SOMEBODY TO LOVE: Excerpt

Hey folks!

A huge huge HUGE thank you to those of you who picked up Somebody to Love this week and left a couple of reviews–it means so, so much to me. You rock!

Here’s an excerpt from the novella.

————-

 

Spirits’ Will

 

Marie paced away from the billiard room and James.
“I don’t want to hear any ghost stories.”

She heard his steps following and his smooth, deep
voice rumble, “Why’s that?”

She stopped abruptly and turned, lantern swinging in
her hand. “Because people always die in them.”

“Well…yes. That’s the point.”

“And that’s depressing. So no, no ghost stories, no
ghost hunting, no ghost talking, no ghost anything!” She snapped her
lips shut, regretting her outburst. He didn’t look any differently at her, of
course—expression didn’t change at all except to slip from teasing to more
thoughtful.

And the sudden silence hanging between them didn’t
bother her, either. Tension rose but it wasn’t unpleasant—instead the air,
strangely, seemed to sizzle. Her heart fluttered as she was locked in
his blue eyes, held immobile by a sudden yearning for him. James was tall and
broad, with brown hair cut short, looking silky to the touch, and a hint of
stubble along his strong jaw. He stood casually but it did nothing to diminish
his stature, his strength.

They’d parted on bad terms, but no one would guess
just looking at him—he seemed like no time had passed. No one would guess the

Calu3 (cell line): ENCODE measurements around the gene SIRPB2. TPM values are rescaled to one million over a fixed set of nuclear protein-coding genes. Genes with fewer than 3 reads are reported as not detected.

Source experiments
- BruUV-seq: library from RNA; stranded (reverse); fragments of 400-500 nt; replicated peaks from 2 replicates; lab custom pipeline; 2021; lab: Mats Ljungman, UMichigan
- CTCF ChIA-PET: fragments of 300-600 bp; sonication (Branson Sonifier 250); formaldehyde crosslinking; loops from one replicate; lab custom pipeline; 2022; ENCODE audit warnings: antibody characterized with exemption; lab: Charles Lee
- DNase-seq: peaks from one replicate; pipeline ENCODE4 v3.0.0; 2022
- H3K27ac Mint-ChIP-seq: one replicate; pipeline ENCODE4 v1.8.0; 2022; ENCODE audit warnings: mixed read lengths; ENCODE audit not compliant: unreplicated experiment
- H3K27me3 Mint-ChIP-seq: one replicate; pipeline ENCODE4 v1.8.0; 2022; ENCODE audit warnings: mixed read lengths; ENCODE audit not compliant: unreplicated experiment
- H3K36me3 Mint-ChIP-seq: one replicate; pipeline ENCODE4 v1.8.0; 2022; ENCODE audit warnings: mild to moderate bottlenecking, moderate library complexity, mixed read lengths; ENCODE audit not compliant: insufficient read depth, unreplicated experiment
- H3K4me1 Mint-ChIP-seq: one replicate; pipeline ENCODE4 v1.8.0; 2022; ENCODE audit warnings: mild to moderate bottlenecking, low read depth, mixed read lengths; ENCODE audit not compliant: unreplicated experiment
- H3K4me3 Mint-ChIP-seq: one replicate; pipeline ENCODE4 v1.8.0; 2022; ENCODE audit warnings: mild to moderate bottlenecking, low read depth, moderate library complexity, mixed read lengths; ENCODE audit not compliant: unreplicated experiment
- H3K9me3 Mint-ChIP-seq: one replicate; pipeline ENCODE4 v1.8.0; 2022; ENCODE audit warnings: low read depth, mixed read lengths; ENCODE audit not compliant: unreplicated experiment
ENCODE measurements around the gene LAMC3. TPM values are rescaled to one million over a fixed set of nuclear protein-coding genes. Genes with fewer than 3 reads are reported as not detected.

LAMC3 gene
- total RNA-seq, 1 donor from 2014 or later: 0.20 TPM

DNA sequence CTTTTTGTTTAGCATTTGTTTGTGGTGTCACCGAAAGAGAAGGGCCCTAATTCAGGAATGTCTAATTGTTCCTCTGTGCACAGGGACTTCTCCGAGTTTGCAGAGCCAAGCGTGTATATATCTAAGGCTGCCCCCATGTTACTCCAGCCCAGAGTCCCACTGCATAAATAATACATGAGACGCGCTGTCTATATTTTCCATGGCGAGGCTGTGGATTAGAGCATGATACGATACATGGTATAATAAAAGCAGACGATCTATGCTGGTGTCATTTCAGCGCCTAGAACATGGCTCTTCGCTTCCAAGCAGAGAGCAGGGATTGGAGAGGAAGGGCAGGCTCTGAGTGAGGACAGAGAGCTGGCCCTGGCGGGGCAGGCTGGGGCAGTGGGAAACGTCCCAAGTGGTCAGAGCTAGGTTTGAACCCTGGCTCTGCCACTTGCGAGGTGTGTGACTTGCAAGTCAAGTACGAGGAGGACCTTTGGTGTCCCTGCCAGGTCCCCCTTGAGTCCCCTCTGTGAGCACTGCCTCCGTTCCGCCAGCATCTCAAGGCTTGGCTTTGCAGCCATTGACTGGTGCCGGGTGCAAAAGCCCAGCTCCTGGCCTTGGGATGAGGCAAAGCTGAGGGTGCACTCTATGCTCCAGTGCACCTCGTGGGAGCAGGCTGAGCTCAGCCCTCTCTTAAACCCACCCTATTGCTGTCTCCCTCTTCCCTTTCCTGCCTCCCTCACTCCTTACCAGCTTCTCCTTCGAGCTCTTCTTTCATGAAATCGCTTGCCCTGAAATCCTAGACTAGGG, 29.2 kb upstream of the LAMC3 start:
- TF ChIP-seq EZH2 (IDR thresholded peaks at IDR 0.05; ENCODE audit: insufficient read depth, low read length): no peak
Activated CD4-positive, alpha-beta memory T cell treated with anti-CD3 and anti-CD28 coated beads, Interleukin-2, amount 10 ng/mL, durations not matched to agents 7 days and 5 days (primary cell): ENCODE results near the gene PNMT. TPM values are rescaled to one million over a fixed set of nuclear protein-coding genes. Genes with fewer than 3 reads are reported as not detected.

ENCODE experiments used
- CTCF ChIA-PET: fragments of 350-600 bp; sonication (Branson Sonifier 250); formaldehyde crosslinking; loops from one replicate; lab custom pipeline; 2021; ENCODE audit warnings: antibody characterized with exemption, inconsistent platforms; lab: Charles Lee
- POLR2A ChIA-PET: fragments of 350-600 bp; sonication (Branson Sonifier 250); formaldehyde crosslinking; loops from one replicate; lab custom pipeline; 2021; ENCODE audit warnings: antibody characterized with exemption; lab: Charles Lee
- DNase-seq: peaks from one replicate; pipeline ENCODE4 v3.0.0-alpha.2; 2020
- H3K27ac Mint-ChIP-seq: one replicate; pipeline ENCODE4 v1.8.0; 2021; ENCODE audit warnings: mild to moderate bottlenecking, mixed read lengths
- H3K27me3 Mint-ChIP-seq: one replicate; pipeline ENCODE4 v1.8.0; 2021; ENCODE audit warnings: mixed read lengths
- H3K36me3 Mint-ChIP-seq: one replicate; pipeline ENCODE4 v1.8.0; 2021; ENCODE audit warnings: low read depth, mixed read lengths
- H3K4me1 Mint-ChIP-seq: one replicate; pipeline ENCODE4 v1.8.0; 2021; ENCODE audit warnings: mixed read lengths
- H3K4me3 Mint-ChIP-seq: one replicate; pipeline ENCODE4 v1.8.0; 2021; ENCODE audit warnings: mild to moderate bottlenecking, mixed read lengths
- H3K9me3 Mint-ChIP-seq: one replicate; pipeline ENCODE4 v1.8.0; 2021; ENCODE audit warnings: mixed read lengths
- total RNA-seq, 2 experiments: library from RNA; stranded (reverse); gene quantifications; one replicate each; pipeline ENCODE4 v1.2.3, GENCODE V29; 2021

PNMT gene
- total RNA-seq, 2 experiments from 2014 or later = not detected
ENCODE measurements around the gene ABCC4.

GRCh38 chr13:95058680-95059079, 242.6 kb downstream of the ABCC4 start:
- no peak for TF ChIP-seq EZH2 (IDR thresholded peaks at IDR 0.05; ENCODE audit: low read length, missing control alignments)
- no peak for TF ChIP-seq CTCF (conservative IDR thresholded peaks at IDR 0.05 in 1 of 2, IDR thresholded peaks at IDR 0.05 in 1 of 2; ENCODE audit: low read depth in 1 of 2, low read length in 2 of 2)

hurt that hollowed her out and left her broken.

Marie looked away from the heat in his eyes and the
moment between them ended. Instead she moved for the front door. Some fresh air
would do her good—it might cool her suddenly flushed skin. She let the camera
hang from her shoulder again and reached for the door.

It didn’t budge.

She frowned and checked the lock. It was fine. Again
she twisted at the knob but to no avail—it was stuck, completely shut.

“Well.” James sighed behind her. “Guess you’re stuck
with me.”

Her temper flared. “Did you do this?” She turned back
to him and pointed at the door. “Seriously?”

His eyes widened but she didn’t believe him for a
second. “Such an accusation.” But her unyielding anger seemed to dawn on him at
last and he sobered. “It’s not me.” James walked past her, reached for the
door, and tried the knob only to have the same result she did.

Forget this—I’m finding another door. Marie shook her head and trekked away from him, down
the opposite hall. The floor creaked angrily, announcing her every movement,
and she didn’t care. She stalked past the stairs, the lantern swinging in her
hand, and down the corridor. She passed two closed doors and two archways
leading to dark rooms she didn’t spare a glance to. At the back of the house
she found another door and she stomped right up to it and grasped the handle.

This one didn’t open either.

Damn it! She
pounded with her free hand against the wood and it just kicked more dust up
that filled her lungs and tickled her nose. She coughed and stepped back,
glaring at the door as if that might open it. Her head throbbed and pain
stretched over the back of her neck. The fear creeping up in her was
overshadowed by exhaustion and she slumped against the wall by the door with a
sigh.

Steps crossed the floor and while she continued
staring at the barred exit, she spoke to James. “You’re telling me that’s not
you? Keeping it shut? After all your ghost talk?” When silence followed, she
turned her tired eyes to him.

He cast a glance back at her. “No, it’s not me.”

“Then who’s doing it?”

His lips parted.

“Don’t say ghosts!”

“Okay. Spirits?”